Posted March 8, 2023

Pavlos Msaouel, M.D., Ph.D., The University of Texas MD Anderson Cancer Center

Dr. Msaouel
Dr. Pavlos Msaouel
(Photo Provided)

Renal Medullary Carcinoma (RMC), a rare and aggressive type of kidney cancer with characteristic sickling (changing shape) of the red blood cells, is known to target young patients of African descent who carry sickle cell trait (Sß) or have sickle cell disease (SS).1 Case reports of the disease suggest that these patients will live less than three years after diagnosis. Several RMC patients have served in the U.S. Armed Forces, leading Dr. Msaouel to propose a model that could explain the pathogenesis of RMC and also explain how the kidneys respond to dehydration and other stressors experienced by Service Members.

With support from a fiscal year 2018 (FY18) Kidney Cancer Research Program (KCRP) Concept Award, Dr. Msaouel was able to confirm his hypothesis that there is a strong association between exercise and renal hypoxia (decreased oxygen in the kidneys) in animals that carried the sickle cell trait. Dr. Msaouel used three groups of mice: 1) mice harboring humanized sickle cell trait (Sß), 2) mice harboring humanized sickle cell disease (SS), and 3) mice harboring wild-type human ßß hemoglobin.2 Both mice with wild-type ßß and mice with sickle cell trait (Sß) showed normal pathophysiology, which can be compared to human pathophysiology. Further investigation revealed that mice with sickle cell trait had sickling of red blood cells, particularly in the renal inner medulla region of the kidneys. Unlike mice harboring wild-type human ßß hemoglobin, researchers were able to confirm that mice with sickle cell trait and mice with sickle cell disease had sickling in their red blood cells after experiencing heavy exercise. To do this, they exercised the mice on a treadmill at a high intensity, then harvested the renal inner medulla of the mice. They then used western blot analysis, which confirmed that in animals that had sickle cell trait, there were regional infarcts (areas of tissue death due to inadequate blood supply) in the kidneys, particularly in the right kidney.

In individuals with sickle cell trait or sickle cell disease, exercise can cause an increase in red blood cell sickling. Throughout the course of this research, increased hypoxia, including exercise-induced hypoxia, was found to be a substantial risk factor for RMC.2 These findings may help to establish why RMC is more common in athletic individuals, including Service Members. There are no known risk factors for RMC in individuals with sickle cell trait.2 Dr. Msaouel has reported data from mouse studies suggesting that high-intensity exercise is the first modifiable risk factor for RMC in individuals with sickle cell trait. Moreover, RMC presentation is more commonly found in the right than the left kidney.2 While both renal arteries are similar in diameter on both kidneys, the right renal artery was discovered to be longer, resulting in a reduced amount of blood flow to the right kidney.2 Dr. Msaouel’s team reported that the reduced amount of blood flow to the right inner medulla, plus exercise-induced hypoxia increasing red blood cell sickling, led to mice incurring more regional microinfarcts in the right kidney than the left kidney.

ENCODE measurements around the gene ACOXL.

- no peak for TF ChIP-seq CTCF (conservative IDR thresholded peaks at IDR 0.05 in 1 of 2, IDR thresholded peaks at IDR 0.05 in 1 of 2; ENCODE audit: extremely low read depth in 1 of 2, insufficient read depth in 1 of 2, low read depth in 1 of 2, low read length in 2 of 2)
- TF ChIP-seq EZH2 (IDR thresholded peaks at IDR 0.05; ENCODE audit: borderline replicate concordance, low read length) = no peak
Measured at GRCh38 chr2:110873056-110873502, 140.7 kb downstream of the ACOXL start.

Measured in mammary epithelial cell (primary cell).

To corroborate his findings in mice, Dr. Msaouel leveraged a grant from the National Cancer Institute of the National Institutes of Health to conduct clinical observations to support his hypothesis; findings were published in the November 2021 edition of the journal Cancers. Clinical observations of patients with RMC were first compared to control patients. The standards were set for what constitutes high-intensity physical activity, such as sporting events, bicycling, and weight lifting. Skeletal muscle and subcutaneous adipose were measured via computed tomography imaging. A sensitivity analysis was conducted to ensure variables such as smoking and nutrition did not skew the patients’ results. Dr. Msaouel’s team reported that results remained consistent, and they concluded that patients with sickle cell trait and sickle cell disease who engage in high-intensity activity were at a higher risk for RMC.

The research performed by Dr. Msaouel and his team has the potential to set a tone for how physicians could counsel their patients in the immediate future. Understanding the impact of exercise on those with sickle cell trait can possibly aid clinical practices in guiding these individuals to prevent RMC development. In addition, identifying patterns like this can lead to earlier diagnostic and better treatment options for RMC patients, particularly those with sickle cell trait and sickle cell disease. Hopefully, early intervention, diagnosis, and treatment of RMC could extend the lives of our Service Members and civilian patients.

Shapiro DD, Soeung M, Perelli L, et al. 2021. Association of high-intensity exercise with renal medullary carcinoma in individuals with sickle cell trait: Clinical observations and experimental animal studies. Cancers 13, 6022.

1National Organization for Rare Disorders (NORD) - Renal Medullary Carcinoma
2Shah AY, Karam JA, Malouf GG, et al. 2017. Management and outcomes of patients with renal medullary carcinoma: A multicentre collaborative study. BJU International 120:782-792.

Public and Technical Abstracts: A Novel Mechanism of Pathogenesis for Renal Medullary Carcinoma

Last updated Wednesday, March 8, 2023